When people travel with me to one of our overseas Campaigns, they usually tell me; “Peter, the highlight for me was to attend the Gospel Revolution Seminar. It changed my life.”
During the Seminar, which usually involves three days during the Campaign week, Thursday to Saturday, I take the delegates from a view of Scripture that mixes Law and grace, into an understanding that the Gospel is 100% a covenant of God’s grace.
The last day of the Seminar often includes a Q&A session. This is my favorite time, because the questions show how intently the pastors have listened to the message. One of the most common questions is, “Peter, how do you explain Jesus’ words in Matthew 5:17 that He did not come to abolish the Law, but to fulfill it?”
Jesus’ teaching in Matthew chapter 5 cuts right to the heart of grace versus the Law. First, we might ask; “Why did Jesus feel the need to emphasize that His intent was not to destroy the Law?” Obviously, His opponents were accusing Him of doing just that. We know from the four Gospels that the Pharisees and teachers of the Law thought that Jesus was seeking to destroy it.
Jesus re-interprets the Bible
Before we look at the key word – fulfill – let’s look at the context. In this chapter Jesus introduces the idea that the Bible must be reinterpreted in the light of the Gospel.
He makes a list of statements, each beginning, “You have heard it said”, and then, “But I say to you”. Jesus re-interprets Old Testament statements in the light of the Gospel.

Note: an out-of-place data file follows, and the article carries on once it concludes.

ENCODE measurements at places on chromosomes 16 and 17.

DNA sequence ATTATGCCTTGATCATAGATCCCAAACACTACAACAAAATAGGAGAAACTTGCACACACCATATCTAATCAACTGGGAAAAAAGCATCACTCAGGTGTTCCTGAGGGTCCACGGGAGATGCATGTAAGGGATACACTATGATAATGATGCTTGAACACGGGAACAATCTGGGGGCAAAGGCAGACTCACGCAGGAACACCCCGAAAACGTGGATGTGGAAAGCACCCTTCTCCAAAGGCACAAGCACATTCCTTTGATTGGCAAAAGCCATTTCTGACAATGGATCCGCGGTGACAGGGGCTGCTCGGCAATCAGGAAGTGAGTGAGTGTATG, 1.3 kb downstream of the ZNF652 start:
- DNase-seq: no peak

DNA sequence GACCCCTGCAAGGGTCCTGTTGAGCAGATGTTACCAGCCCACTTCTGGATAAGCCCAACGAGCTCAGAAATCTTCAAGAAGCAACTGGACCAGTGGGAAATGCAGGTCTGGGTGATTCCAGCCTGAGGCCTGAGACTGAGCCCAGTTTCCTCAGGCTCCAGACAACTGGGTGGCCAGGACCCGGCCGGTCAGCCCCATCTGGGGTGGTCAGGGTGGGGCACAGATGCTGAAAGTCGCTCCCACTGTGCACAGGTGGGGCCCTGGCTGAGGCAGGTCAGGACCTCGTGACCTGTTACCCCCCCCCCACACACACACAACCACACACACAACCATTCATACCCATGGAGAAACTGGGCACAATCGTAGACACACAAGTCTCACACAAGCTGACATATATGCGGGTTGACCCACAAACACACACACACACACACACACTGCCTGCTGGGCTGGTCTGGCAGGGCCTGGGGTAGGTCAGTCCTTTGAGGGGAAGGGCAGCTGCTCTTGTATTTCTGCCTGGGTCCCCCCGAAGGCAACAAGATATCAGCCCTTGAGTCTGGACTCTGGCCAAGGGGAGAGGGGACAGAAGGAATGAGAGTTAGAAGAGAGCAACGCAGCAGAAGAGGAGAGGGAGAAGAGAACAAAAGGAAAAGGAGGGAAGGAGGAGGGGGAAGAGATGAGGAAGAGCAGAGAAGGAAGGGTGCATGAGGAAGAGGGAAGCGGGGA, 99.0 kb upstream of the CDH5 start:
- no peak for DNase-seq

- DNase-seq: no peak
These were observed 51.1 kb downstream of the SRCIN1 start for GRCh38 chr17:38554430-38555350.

- In the Old, the issue was “murder”, but under the Gospel it is “anger”, (Mt 5:21 – 22).
- In the Old, it was “an eye for an eye and a tooth for tooth”, while under the Gospel we are told to “not resist an evil person”, (Mt 5:38 – 39).
- In the Old, we were to “love our neighbor and hate our enemy”, while under the Gospel, we “love our enemies and pray for those who persecute us”, (Mt 5:43 – 44).
If Jesus’ statement that He didn’t come to destroy the Law but to fulfill it meant that the Old Testament Law was to remain intact, as some still claim, then why does Jesus continue to blatantly contradict and cast aside Old Testament principles and laws?
No question, to the Pharisees, it looked like Jesus was destroying the Law, but Jesus insisted that He was not destroying, but fulfilling it.
The meaning of the word “fulfill”
Fulfill has two meanings, either:
- to meet all the requirements of the Law, or
- to complete [perfect] the Law.
When we read the entirety of Jesus’ sermon it becomes clear that He came to complete the Law. In no way does Jesus condone to take an eye for an eye and a tooth for a tooth. Rather Jesus, because of love, is doing the opposite of what the Law prescribed, and in so doing He completes it. Love swallows the law.
Jesus violated the Law
There are many examples in the Gospels that show what Jesus meant by the phrase – to fulfill the Law. He was obviously not talking about adhering to every letter of the Law, because on every page of the four Gospels we find Jesus violating the Law of Moses.
- Jesus broke the Sabbath regulations.
- Jesus touched the unclean.
- Jesus ate and drank with sinners.
- Jesus forgave an adulterous woman, instead of condoning the death sentence that the Law of Moses prescribed.
In short, Jesus continually shocked those who religiously tried to keep the Law, by violating it repeatedly.